Tammie and I were approaching our 30th anniversary and were considering how we may celebrate the occasion. Back in August 1989 we did a triathlon during our honeymoon, an event called the Northern Triathlon Weekend in Orillia, Ontario. For the record, Tammie raced the sprint and I did the half. Since we’re both from North Carolina and were considering a trip to Asheville for our 30th, I checked the race calendar and found the Lake Lure Triathlon on our anniversary weekend only 50 minutes away. Since we were going to do additional riding while there, including the famous Blue Ridge Parkway and the epic climb to Mount Mitchell, we elected to take our road rather than tri bikes, which turned out to be a good choice for the race as well.

Lake Lure is a small lake in the NC Mountains. The race was hosted at a resort and put on by the same event management company, Set-Up, that we raced with when we lived there from 1994 to 2007. It was neat to see the familiar logos, equipment, and even some familiar faces on race morning, even if I didn’t remember their names. The water was somewhere in the low 80s so wetsuits were not a consideration. I warmed up for the swim and noticed the muck on the bottom which is typical of lakes in that area. The pre-race talk warned of a gravel section on the bike course. The road had washed out and been repaired, but wasn’t yet paved. The comedic race director asked that we not blame him, but to take it up with Jesus (presumably for the bringing the storm that caused the wash out). It was funny in the moment even if it doesn’t sound so here.

The 750 meter swim started in time trial format with a swimmer going off every 3 seconds. I seeded myself around 10th and struck up a conversation with the woman in line behind me (the eventual women’s winner), asking about the M-Dot tattoo on her calf. Turns out she’s done 15 Ironmans and had just qualified for Kona. Guess I’ll just shut up now. After a moving rendition of the Star Spangled Banner performed by a solo trumpet player and veteran, I was soon was on my way. There were plenty of buoys marking the course and navigation was easy. I was never bumped and soon found my rhythm and lots of open water. Due to travel and recovery from Santa Rosa 70.3 two weeks earlier, I hadn’t been swimming as much as usual and had to push through some fatigue in the last few hundred meters. I came out in 13:31 which ranked first in my AG and 20th in the field of 187.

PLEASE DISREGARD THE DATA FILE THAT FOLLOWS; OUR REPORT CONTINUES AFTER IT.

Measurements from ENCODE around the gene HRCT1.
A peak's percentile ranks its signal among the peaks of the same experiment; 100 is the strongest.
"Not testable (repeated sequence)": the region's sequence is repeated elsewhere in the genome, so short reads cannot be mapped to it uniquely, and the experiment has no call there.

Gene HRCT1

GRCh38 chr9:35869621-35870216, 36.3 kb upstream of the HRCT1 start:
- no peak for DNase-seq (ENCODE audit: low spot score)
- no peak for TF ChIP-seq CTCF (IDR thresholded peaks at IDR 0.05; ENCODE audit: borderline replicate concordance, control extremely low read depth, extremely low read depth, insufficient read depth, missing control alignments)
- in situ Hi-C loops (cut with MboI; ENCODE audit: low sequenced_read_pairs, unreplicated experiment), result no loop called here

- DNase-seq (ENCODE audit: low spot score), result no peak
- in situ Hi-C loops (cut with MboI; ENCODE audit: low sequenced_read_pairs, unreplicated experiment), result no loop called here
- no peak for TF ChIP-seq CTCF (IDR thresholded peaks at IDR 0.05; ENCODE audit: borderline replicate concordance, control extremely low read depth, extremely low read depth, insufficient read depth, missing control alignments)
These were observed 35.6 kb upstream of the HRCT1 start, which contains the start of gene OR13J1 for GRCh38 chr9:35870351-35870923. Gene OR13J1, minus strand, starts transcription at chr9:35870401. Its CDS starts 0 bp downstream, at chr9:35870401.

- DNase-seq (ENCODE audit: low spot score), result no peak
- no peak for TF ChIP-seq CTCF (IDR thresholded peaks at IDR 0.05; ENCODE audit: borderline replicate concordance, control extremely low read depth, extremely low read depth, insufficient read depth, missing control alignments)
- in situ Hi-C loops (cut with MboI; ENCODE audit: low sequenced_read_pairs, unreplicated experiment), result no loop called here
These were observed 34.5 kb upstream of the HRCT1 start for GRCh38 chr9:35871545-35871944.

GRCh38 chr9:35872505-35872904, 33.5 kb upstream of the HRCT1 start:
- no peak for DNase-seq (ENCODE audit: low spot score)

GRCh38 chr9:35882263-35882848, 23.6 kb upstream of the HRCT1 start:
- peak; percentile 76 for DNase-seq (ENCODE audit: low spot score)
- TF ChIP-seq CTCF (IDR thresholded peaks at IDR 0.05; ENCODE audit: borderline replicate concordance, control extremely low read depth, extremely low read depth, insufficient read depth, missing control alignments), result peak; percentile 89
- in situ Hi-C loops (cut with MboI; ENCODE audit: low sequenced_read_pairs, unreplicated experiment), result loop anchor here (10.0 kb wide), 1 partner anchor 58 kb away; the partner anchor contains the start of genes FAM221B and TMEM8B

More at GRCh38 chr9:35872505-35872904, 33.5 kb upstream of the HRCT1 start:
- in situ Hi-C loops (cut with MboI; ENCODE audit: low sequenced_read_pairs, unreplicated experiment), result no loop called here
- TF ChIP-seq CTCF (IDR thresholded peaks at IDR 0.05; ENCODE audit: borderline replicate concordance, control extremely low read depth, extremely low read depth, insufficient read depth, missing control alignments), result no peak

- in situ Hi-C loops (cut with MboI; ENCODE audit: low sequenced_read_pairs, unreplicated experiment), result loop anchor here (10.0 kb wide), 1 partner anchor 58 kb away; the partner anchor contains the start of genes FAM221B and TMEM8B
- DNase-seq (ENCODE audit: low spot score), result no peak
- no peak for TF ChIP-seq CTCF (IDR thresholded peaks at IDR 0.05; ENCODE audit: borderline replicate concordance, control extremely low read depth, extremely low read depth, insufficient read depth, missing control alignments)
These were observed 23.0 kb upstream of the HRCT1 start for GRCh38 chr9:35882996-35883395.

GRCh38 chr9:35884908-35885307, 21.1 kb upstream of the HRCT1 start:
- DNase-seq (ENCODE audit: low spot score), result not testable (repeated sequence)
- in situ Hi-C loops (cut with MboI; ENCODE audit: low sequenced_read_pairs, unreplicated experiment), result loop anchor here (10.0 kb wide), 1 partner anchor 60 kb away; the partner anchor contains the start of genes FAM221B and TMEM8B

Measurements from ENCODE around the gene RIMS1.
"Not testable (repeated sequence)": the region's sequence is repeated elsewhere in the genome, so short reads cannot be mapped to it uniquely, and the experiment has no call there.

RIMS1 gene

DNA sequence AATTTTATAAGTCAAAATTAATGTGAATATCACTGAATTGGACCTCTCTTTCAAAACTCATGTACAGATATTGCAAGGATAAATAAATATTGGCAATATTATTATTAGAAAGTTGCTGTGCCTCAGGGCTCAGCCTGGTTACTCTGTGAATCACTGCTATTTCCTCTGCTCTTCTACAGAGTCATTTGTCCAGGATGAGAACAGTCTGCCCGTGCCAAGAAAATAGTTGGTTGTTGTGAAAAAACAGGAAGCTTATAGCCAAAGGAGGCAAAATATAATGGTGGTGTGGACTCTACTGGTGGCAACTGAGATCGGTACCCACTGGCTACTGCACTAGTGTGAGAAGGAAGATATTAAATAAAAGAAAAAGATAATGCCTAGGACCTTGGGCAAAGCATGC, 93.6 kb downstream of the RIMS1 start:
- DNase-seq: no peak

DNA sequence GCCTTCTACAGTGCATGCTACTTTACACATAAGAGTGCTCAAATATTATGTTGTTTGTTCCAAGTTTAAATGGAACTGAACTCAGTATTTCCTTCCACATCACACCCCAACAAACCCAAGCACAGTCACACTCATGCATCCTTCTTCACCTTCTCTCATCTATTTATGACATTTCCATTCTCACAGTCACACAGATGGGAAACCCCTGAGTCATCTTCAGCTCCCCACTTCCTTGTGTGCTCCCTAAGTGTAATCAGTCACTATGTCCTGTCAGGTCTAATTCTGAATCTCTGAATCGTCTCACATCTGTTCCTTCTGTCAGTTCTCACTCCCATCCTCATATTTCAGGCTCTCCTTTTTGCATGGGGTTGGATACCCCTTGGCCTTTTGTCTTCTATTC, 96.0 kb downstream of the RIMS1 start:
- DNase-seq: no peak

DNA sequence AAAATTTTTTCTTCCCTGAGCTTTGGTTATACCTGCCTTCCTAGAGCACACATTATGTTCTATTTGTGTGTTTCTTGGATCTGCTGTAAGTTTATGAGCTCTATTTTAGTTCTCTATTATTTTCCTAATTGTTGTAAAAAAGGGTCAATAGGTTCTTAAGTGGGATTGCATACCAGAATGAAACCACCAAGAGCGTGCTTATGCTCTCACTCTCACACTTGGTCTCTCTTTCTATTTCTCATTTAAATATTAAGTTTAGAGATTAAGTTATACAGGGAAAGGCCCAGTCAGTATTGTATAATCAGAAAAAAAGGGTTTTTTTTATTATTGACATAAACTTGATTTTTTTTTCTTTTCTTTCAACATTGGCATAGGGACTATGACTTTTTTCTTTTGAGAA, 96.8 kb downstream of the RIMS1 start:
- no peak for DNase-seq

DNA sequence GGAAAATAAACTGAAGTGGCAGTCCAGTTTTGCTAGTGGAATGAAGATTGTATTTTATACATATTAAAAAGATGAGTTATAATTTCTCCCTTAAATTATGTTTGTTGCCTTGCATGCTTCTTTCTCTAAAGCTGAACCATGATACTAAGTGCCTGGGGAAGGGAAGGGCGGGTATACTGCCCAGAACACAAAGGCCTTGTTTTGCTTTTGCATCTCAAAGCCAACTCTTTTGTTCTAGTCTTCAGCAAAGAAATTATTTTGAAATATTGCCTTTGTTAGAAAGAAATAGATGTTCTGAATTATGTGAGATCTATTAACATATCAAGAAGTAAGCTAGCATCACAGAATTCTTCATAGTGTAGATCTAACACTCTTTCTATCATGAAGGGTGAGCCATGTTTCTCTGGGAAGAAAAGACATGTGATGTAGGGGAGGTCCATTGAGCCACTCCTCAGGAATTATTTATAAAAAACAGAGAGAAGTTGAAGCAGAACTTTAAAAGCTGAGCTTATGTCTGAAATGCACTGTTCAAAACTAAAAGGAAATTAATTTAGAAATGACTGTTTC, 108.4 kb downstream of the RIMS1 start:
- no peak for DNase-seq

With no wetsuit to take off I was quickly out on the bike and heading for the hills. The 14 mile bike course is never flat, ever. The first half is a series of punchy climbs and descents, with a pretty serious climb to the high point at about half way. I traded places a few times early on with two strong guys on tri bikes, but once the climbing began in earnest, I pulled away and never saw them again. That morning we had driven in on the second half of the bike course and noticed some pretty sketchy descents (that got me excited but made Tammie nervous). It had been cloudy all morning and about the time I got to the downhills it started raining in earnest, meaning those descents would be done on wet pavement. At about this point I was caught by a younger guy on a tri bike who was "swim challenged" but was very fast on the bike and run. He would gap me on the climbs only for me to pass him back on the descents. In a friendly exchange as he’d say “coming around you” and I’d say “see you on the next descent.” We chatted after the race and he said I was a “beast” on the bike. He was a sweet guy with a really thick southern accent and also said “Man, I thought wee’s gonna wreck out there.” I finished the bike in 42:55  for an average speed of 19.6 mph, slower than I would normally race but not bad considering the 1200 feet of climbing over just 14 miles. My bike split was best in my AG and 6th best in the field.

The rain continued through the 5k run which was out and back, or more appropriately described as up and back down. We ran thorough the resort and climbed all the way to the turnaround, which meant a quick return trip to the finish line on the beach of the lake’s swimming area. I finished the run in 22:32  (7:15 mile pace), good for first in my AG and 13th in the field. I hung around the finish and had the announcer shout out during Tammie’s finish that we had come all the way from California to celebrate our 30th anniversary. Several people came up to us after the race with congratulations, including an older gentleman who said his dad grew up in Chico and graduated from Chico High in 1941; and that he had been there to visit. The event was wonderfully supported by the local community including all the post-race homemade goodies, highlighted by the uniquely southern pimento cheese sandwiches. There was also free beer from New Belgium (Fat Tire and Voodoo Ranger were the choices), a Colorado brewery that, like Sierra Nevada, has built an east coast brewery in Asheville. I ended up finishing 1st in my AG and 7th overall in a field of 187. Tammie also had a solid race, stayed safe on the sketchy, wet descents, and took 2nd in her AG.

As we packed up our soaking wet gear after the race, I recalled that my race list used to include a plastic bag to keep clothes and other gear dry in case it rained during the race. I simply haven’t needed that in California and didn’t think to bring one this time. So we gathered up all of our wet gear for the drive back to Asheville. All in all it was a great event and a lot of fun to race. Who knows, maybe we’ll make the trek back here someday to do it again.